The (Steamy) Heart of Yellowstone

Geyser Hill, Yellowstone National Park

Encompassing over 2.2 million acres and almost 3500 square miles, the geological wonder known as Yellowstone National Park is truly and absolutely huge. It takes up a large chunk of northwestern Wyoming, as well as a scoche of Idaho to the west and Montana to the north.

I point this out because in one eight-hour day, we did a loop around the center of the park, seeing only a fraction of this national treasure. To do Yellowstone properly, you need four days to a week; one day will only scratch the hot, ashy surface. I’d been keen to visit Yellowstone since reading Bill Bryson’s A Short History of Nearly Everything and learning that the park sits on a massive geological hotspot known as a supervolcano. Can’t see dinosaurs in the flesh, can’t touch the flora of aeons long past, can visit a supervolcano.  Check.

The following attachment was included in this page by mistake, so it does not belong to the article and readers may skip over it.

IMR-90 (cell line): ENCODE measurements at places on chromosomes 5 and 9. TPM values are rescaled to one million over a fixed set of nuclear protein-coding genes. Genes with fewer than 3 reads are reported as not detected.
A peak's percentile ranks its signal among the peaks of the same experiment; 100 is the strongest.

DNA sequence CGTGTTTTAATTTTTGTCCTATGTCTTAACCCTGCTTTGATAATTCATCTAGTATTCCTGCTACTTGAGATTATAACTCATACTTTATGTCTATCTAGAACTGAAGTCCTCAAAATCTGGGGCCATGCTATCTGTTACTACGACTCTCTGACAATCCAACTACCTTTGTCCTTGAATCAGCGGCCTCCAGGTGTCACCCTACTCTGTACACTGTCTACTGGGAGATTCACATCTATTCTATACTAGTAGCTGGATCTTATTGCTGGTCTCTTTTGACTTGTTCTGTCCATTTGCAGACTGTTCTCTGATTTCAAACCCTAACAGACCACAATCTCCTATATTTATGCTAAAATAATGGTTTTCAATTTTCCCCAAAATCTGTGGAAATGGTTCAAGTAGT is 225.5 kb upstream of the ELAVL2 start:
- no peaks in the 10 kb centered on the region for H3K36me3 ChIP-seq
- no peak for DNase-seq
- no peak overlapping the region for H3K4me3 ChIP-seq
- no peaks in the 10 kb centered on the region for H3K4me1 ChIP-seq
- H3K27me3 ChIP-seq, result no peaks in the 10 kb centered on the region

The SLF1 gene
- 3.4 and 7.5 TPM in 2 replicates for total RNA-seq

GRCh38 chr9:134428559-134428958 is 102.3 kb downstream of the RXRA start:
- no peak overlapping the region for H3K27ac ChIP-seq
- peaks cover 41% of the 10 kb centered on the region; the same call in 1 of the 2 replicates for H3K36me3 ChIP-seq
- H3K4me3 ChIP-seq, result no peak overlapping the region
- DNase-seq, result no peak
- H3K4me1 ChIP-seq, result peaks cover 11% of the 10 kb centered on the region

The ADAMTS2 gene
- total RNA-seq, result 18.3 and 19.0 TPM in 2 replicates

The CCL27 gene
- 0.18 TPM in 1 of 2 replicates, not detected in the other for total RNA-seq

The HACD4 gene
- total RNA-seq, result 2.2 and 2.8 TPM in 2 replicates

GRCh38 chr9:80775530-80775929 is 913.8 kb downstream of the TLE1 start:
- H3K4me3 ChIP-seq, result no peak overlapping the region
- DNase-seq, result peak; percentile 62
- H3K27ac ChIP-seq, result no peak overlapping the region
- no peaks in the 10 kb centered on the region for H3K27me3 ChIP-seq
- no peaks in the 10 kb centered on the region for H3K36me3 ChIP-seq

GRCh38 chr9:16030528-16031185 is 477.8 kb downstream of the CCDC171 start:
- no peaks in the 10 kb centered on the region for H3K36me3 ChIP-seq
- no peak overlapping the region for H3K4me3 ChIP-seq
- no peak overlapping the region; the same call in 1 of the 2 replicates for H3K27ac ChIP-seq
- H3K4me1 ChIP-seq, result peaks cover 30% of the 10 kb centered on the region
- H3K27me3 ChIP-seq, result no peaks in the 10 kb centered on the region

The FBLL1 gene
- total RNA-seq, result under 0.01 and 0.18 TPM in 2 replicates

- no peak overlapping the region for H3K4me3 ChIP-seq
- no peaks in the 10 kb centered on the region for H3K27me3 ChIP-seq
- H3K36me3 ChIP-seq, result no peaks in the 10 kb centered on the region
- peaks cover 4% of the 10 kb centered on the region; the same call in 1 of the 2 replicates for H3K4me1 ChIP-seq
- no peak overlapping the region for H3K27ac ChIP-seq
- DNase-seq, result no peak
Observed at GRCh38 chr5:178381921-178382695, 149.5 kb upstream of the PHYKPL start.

Driving from Jackson Hole, Wyoming in late August (still high season), we approached the park’s South Entrance via the John D. Rockefeller, Jr. Memorial Parkway. Through October 2008, road construction on the Parkway will continue to cause the 20-30 minute delay we encountered; ordinarily the 60-mile journey from Jackson Hole to Yellowstone would have taken an hour and a half.

Once in the park ($25 per 7 days, including entrance to Grand Teton), we followed the main road along the twisty Lewis River to lush Lewis Lake and chunky little Lewis Falls. The well-honored Lewis in question is Meriwether of “and Clark” expedition fame.